There were many applicants for the position, and by ten o’clock when a youth with a red face and a hoarse voice appeared behind the wicket at the side of the main entrance, peered out curiously at the shabby, anxious crowd and winked derisively before he let the door swing inwards, Herr Kreutzer was as weary as he well could be and keep upright upon his feet; but, notwithstanding this, he had not given ground and still held first place in the line. He had arrived at a decision which filled his soul with dread. If he failed to get this place he would apply to one of the great orchestras! This possibility he thought of with a desperate dismay, for, playing thus before the prosperous public, some traveler would be sure to see him, recognize him, send word back to Germany and then—ah, then the deluge! He had been sadly disappointed when he had discovered that New York is not remote from Europe, but as cosmopolitan, almost, as London. Here, as there, asylum only could be found in the remote resorts, unfrequented by those with means, by travelers, by those who know good music. Ah! he shuddered at the thought of what might happen if, some night, forgetting his surroundings, he should play as he could play in hearing of a connoisseur. Then, certainly, discovery.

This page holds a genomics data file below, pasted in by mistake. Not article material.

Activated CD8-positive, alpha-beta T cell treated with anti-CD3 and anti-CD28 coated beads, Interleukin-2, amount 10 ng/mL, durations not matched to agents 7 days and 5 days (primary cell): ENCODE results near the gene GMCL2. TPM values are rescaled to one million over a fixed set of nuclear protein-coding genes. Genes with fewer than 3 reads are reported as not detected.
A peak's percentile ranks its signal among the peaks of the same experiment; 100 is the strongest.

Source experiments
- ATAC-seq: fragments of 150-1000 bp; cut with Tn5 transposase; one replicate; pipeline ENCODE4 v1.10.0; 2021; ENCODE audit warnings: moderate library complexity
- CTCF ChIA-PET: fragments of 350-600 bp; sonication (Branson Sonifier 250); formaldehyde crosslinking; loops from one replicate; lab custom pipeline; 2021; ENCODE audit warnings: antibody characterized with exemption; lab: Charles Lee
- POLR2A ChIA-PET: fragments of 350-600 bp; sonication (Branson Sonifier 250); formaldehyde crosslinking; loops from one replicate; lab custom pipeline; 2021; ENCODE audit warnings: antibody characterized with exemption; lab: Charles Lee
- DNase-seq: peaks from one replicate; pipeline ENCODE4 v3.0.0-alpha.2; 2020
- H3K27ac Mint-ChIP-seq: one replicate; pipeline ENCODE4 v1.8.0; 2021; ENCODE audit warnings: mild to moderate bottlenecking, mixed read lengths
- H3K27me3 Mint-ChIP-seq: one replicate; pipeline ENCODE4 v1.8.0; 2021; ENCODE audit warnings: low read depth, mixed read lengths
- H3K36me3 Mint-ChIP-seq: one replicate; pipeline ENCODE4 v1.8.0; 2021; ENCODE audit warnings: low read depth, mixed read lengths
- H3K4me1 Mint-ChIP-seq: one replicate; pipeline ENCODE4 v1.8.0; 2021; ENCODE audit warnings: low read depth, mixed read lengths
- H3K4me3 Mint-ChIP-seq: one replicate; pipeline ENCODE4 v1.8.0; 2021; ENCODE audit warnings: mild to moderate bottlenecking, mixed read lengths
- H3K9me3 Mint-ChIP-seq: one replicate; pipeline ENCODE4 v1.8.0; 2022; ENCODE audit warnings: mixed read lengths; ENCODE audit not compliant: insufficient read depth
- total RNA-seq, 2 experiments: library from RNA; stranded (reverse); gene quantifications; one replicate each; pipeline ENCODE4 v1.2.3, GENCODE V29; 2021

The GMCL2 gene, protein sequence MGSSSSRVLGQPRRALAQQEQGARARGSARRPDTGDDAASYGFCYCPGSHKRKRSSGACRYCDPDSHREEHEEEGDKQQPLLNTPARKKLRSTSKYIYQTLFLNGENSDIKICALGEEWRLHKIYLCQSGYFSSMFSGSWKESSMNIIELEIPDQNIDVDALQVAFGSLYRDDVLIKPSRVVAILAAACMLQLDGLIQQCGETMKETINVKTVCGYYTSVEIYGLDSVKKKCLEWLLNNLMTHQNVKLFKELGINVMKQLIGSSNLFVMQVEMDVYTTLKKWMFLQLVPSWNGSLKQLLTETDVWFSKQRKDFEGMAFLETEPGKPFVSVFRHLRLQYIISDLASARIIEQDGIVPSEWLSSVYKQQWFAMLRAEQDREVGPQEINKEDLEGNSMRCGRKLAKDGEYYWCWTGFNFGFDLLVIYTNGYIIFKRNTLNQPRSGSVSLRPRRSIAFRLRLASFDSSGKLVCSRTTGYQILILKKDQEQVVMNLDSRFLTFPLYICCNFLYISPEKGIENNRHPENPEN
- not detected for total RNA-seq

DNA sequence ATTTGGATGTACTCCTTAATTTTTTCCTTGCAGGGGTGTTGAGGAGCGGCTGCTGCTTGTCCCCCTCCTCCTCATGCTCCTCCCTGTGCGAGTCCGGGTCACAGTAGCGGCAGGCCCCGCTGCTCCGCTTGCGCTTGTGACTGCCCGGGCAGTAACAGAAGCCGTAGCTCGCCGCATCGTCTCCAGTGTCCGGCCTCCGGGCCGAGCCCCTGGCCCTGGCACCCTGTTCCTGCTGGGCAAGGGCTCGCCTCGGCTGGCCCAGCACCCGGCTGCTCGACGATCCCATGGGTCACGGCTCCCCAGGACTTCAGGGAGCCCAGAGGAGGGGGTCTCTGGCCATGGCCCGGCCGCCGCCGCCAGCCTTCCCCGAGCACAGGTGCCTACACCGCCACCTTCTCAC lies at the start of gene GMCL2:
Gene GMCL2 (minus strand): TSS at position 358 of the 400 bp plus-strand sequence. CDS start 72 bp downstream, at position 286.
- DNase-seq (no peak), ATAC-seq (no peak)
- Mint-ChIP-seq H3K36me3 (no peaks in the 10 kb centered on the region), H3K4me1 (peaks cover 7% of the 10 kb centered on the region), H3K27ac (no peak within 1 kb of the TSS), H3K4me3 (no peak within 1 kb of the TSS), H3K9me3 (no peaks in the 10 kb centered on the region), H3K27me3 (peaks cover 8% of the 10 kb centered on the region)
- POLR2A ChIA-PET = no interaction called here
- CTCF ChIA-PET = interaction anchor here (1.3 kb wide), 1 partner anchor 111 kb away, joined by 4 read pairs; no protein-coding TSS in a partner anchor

So he was very anxious to obtain this small position in the little, far beer-garden. He was sorry for the others, but they could not have necessities the least bit greater than his own. He must not yield to them, so, in the eager crowd, he pushed and scrambled as the others did, and always kept in front.
“What kin yer play?” the fat and blear-eyed manager asked gruffly.
“I play the flute.”
“Bring it along?”
“Let ’er go, then. Give us something good and lively.”
With nervous hands Herr Kreutzer raised the old flute to his lips, with fingers which put tremolos where none were written in the score; but he made many of the notes dance joyously. Through anxious lips he blew his soul into the instrument—his love of the pre-eminent composer who had sung the song he played, his love of his sweet daughter for whose sake he played—his love of her and fear for her if he should fail to win the favor of his burly listener. The great “Spring Song” of Mendelssohn has never been played on a flute as Kreutzer played it, in the grey light of that morning in the cheerless, bare beer-garden. When he had finished there was silence in the crowd behind him. Not a man among the applicants for the position was a real musician, but all knew, instinctively, that they had been listening to a veritable artist. Then, after an awed moment, there came a little spatter of applause. All these men were seeking for a chance to earn the mere necessities of life; every one of them was more than anxious, was pitifully eager for the small position which was open; but, having heard Herr Kreutzer play, they hoped no longer—and were generous.